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“Spike Lee has proved himself to be one of the greatest New York filmmakers of his generation, excelling in style, substance, and storytelling. His films approached the intricacies of prejudice, relationships, cultural influence, and the racial structure of America, and did so in a very up-front manner that was heavily stylised, yet entirely life-like. This series brings to light some of the works he directed (and wrote and produced and starred in) in his prolific career, each of which was billed as: A Spike Lee Joint.”

Read previous entries for: Jungle Fever, Summer of Sam, She’s Gotta Have It, BlacKkKlansman, Clockers, Bamboozled, Crooklyn, 25th Hour, Da Sweet Blood of Jesus




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Perhaps the greatest basketball movie ever made (according to Spike Lee on the audio commentary), He Got Game portrays the quintessential dream of Brooklyn’s inner-city kids with high aspirations in the face of their socio-economic obstacles. A young man deciding which college to go to for his basketball career is a great story to use for drama, tension, and conflict – it’s mined for all its emotional worth here, especially with the addition of his family tragedy and his incarcerated dad’s plea bargain.

Denzel Washington is a uniformly terrific actor, who’s kept up a consistently superb track record – he’s expectedly powerful in this film, playing the dad character Jake Shuttlesworth, who is temporarily and secretively released from prison so he can convince his talented basketballer teenage son Jesus (Ray Allen) to go to the college of the mayor’s alma matters, who is a big fan of the young man – Jake will receive a lesser sentence if he is successful.

He Got Game_HOF1

Much can be said about this being a basketball film, but it’s more a father-son family drama: given that Jake was imprisoned for accidentally killing his wife, Jesus clearly has a high level of trepidation when his father reappears in his life, especially at the height of his young career. And perhaps Jake is simply trying to reduce his jail time, but it is so he can then re-enter his son’s (and younger daughter’s) life.

There’s a great level of tension upheld in this family conflict, particularly as we’re completely enveloped in Jesus’ multiple crossroads path. His burgeoning sports career is summed up in two converse montages: one shows the TV highlight programme portraying all the hyperbole surrounding Jesus as the greatest thing to happen to basketball since tennis shoes; the other, delivered by a motor-mouthed real-talk Big Time Willie (Roger Guenveur Smith) warns Jesus of the downfalls that may come his way when he’s on the top, such as the drug addiction, the money-sucking leeches, and of course the pussy.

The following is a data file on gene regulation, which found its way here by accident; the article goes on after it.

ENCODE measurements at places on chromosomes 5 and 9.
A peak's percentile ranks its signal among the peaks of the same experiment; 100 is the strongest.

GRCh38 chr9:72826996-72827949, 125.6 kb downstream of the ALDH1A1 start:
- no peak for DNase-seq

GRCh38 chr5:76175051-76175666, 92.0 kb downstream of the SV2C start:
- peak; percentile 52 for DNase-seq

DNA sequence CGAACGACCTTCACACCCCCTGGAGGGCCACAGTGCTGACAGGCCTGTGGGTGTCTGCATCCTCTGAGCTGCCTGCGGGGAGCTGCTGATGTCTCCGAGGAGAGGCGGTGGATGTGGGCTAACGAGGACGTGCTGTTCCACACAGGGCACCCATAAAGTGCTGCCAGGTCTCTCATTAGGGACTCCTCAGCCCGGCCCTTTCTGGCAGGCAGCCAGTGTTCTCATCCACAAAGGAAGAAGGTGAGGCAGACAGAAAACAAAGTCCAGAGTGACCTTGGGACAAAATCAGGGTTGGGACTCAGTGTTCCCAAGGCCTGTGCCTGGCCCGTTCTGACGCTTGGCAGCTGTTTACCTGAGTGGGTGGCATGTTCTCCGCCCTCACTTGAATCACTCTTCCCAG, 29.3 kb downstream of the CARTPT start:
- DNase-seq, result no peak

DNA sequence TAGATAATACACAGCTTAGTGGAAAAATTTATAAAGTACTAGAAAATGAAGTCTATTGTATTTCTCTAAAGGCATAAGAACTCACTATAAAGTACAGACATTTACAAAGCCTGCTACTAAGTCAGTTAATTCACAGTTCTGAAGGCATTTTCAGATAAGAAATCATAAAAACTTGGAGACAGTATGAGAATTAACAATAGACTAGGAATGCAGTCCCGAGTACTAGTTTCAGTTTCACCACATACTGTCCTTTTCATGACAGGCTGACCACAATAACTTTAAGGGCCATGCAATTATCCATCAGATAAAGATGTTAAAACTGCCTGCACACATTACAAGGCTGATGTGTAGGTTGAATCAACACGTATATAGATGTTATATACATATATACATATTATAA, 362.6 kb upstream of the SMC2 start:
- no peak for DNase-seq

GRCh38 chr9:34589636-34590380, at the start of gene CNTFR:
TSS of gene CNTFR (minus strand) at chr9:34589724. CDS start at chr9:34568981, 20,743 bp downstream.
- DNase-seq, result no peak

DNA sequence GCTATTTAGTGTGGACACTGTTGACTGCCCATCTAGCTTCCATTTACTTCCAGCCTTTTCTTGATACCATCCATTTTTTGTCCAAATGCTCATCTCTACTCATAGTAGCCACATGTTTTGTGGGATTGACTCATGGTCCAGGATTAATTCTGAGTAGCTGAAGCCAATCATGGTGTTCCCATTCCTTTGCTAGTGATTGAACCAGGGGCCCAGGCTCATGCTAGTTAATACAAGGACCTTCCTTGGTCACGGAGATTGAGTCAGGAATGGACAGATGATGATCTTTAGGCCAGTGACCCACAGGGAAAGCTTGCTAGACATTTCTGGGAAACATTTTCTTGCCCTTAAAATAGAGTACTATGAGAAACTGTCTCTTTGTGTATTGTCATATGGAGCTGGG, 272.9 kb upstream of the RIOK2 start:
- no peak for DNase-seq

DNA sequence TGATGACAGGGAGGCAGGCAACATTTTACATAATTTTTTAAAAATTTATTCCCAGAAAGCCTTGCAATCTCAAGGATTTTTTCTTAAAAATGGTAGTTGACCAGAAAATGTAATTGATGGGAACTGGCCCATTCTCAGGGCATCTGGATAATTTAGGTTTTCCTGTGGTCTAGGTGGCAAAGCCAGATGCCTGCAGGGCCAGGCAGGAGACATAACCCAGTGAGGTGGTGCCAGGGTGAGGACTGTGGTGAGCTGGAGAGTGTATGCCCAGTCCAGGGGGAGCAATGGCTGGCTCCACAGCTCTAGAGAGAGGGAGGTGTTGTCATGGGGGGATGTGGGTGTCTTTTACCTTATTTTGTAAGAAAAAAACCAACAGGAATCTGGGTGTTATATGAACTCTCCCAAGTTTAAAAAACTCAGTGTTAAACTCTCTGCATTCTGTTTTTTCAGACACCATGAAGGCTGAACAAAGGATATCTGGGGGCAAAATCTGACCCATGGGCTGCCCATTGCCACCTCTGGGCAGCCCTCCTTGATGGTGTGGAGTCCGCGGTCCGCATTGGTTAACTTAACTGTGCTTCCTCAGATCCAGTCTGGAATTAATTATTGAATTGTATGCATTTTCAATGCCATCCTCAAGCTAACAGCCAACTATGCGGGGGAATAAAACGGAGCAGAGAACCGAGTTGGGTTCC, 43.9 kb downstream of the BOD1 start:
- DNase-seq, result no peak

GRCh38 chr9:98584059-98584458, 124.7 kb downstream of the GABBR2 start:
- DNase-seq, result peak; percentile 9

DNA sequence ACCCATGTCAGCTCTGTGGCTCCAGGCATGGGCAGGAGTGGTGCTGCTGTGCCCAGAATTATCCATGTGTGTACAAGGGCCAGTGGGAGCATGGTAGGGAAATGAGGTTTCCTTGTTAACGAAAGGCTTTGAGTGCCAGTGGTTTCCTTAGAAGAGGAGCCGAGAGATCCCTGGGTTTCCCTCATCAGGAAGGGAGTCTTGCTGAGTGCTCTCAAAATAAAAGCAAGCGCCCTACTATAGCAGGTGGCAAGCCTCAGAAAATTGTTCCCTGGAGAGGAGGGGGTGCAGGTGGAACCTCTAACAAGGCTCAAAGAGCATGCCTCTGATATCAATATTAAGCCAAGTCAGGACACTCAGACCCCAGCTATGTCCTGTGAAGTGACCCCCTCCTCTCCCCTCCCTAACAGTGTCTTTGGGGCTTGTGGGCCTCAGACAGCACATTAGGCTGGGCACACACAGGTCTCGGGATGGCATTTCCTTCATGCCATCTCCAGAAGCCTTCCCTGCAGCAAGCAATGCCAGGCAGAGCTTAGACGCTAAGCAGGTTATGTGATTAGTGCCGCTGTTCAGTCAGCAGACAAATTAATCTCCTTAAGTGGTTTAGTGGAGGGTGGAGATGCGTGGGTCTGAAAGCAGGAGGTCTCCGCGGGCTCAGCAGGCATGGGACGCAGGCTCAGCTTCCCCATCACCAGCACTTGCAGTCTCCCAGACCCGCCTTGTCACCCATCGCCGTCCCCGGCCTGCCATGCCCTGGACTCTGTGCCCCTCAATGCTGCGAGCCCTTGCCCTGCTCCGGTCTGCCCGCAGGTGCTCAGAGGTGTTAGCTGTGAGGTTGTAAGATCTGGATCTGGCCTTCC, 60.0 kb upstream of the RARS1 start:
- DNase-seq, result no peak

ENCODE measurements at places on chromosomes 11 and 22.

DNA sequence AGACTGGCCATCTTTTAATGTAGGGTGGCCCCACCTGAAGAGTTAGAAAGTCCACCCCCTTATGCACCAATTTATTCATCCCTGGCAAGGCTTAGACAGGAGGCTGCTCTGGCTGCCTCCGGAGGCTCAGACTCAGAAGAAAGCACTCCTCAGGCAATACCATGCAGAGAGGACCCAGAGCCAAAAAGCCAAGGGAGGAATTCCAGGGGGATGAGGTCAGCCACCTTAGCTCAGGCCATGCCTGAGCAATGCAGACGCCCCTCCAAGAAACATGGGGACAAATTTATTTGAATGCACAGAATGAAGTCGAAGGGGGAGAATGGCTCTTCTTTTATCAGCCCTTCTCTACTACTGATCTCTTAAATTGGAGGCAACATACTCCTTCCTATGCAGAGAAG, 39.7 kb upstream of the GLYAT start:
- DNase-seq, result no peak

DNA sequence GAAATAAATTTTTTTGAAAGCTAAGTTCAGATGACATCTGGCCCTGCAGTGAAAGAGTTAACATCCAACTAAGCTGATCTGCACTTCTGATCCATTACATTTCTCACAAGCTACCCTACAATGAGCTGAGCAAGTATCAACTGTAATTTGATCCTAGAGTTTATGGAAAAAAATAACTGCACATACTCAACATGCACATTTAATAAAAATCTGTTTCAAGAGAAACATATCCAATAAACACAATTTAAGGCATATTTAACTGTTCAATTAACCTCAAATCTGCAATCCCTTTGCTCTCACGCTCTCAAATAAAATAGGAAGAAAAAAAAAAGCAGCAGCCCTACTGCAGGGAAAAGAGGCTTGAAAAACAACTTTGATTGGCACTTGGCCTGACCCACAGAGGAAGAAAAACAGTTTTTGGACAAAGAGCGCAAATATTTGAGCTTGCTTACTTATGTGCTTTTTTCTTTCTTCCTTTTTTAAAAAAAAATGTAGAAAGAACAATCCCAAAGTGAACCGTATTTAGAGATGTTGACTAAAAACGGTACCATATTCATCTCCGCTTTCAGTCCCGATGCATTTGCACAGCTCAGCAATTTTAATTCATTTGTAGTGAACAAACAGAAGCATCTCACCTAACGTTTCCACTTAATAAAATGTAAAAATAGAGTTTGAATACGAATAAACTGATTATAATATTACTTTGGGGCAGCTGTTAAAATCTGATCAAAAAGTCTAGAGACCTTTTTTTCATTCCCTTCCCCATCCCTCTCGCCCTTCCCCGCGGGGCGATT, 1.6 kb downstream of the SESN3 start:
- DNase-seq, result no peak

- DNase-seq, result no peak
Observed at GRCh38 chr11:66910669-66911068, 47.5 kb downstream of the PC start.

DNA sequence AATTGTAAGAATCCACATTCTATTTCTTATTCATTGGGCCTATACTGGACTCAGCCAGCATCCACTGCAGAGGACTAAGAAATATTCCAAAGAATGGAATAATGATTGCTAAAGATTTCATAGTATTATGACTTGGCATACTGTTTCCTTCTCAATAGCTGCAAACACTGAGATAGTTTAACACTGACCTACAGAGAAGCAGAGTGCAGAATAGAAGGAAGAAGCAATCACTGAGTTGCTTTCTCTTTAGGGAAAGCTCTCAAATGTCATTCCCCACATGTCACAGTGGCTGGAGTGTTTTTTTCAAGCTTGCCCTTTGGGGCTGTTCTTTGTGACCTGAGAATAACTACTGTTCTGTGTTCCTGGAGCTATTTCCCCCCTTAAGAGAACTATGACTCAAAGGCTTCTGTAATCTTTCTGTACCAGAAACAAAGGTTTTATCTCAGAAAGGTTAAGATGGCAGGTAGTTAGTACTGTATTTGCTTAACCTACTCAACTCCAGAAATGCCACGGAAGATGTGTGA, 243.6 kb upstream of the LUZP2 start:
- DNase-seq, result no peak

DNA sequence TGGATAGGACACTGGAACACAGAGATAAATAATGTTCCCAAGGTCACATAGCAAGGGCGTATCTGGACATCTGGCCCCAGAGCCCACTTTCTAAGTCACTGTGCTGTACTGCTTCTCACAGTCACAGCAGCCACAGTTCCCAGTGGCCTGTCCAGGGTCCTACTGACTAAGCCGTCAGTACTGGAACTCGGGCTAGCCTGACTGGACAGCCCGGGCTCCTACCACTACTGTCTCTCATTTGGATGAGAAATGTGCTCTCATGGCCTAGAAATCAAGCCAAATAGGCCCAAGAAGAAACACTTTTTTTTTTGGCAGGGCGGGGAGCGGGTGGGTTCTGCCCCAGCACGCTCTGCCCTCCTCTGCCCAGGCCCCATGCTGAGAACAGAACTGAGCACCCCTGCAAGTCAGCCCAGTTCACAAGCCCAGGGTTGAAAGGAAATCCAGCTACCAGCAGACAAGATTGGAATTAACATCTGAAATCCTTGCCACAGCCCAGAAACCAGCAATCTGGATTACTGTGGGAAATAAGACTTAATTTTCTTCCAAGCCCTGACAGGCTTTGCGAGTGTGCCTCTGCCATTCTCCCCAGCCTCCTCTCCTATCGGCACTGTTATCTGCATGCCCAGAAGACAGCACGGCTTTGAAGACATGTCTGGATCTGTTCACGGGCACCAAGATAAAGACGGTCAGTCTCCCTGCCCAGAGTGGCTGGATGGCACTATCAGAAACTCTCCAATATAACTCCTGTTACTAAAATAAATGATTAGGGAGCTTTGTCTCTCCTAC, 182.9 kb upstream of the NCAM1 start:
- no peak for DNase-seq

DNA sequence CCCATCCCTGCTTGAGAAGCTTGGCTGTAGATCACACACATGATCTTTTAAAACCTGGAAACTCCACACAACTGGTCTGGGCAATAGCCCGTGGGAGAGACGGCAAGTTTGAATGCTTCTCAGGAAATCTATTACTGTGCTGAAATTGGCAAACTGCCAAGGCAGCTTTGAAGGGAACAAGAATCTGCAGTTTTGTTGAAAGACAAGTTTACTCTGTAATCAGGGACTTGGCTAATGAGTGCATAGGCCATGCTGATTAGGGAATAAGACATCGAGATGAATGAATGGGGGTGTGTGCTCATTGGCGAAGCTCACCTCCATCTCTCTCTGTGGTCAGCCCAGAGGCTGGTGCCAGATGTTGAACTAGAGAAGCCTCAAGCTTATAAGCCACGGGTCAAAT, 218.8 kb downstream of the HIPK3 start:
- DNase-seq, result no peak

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On the technical side, Lee’s enthusiasm for the game and its professional athleticism clearly shows. His style of camerawork and editing is to keep the players in shot when they are making their dunks, slams, or shoots, rather than trick it with quick editing. Given that Ray Allen is a professional basketball player (and gives an admittedly decent performance), he and his fellow basketballer comrades ain’t faking anything for this movie.

He Got Game is close to standing tall alongside other great works from Lee, but unfortunately it was made during arguably an artistic peak for Lee, and he gets carried away with some of the story elements, overstuffing this film and over-ambitiously expanding it to 136 minutes. There are some flat-out unnecessary characters that get quite a hefty amount of screen-time, namely Jesus’ girlfriend (Rosario Dawson) who unfortunately isn’t given much to do as yet another encouragement/obstacle for his life. There’s also neighbouring prostitute (Milla Jovovich) who Jake acts as a saviour to – for whatever purpose that serves in this family drama.

Amidst these unfortunate and uncompelling tangents, He Got Game, at its meaty core, is another strong work from Lee, Washington, and co., passionate in not only its central sport, but the characters surrounding it. Is He Got Game the best basketball movie ever? Well, it’s an extremely niche genre, but it is indeed better than the overrated childhood “classic” Space Jam, it’s not quite as good as the comedy BASEketball (which I suppose doesn’t quite qualify), and it’s arguably on par with the documentary Hoop Dreams. So perhaps this flawed, rushed, but eagerly ambitious and impassionate drama really is the best fictional feature-length film that centres around this very American sport, though He Got Game transcends being merely a film about a sport and more about a family drama and youthful ambition.




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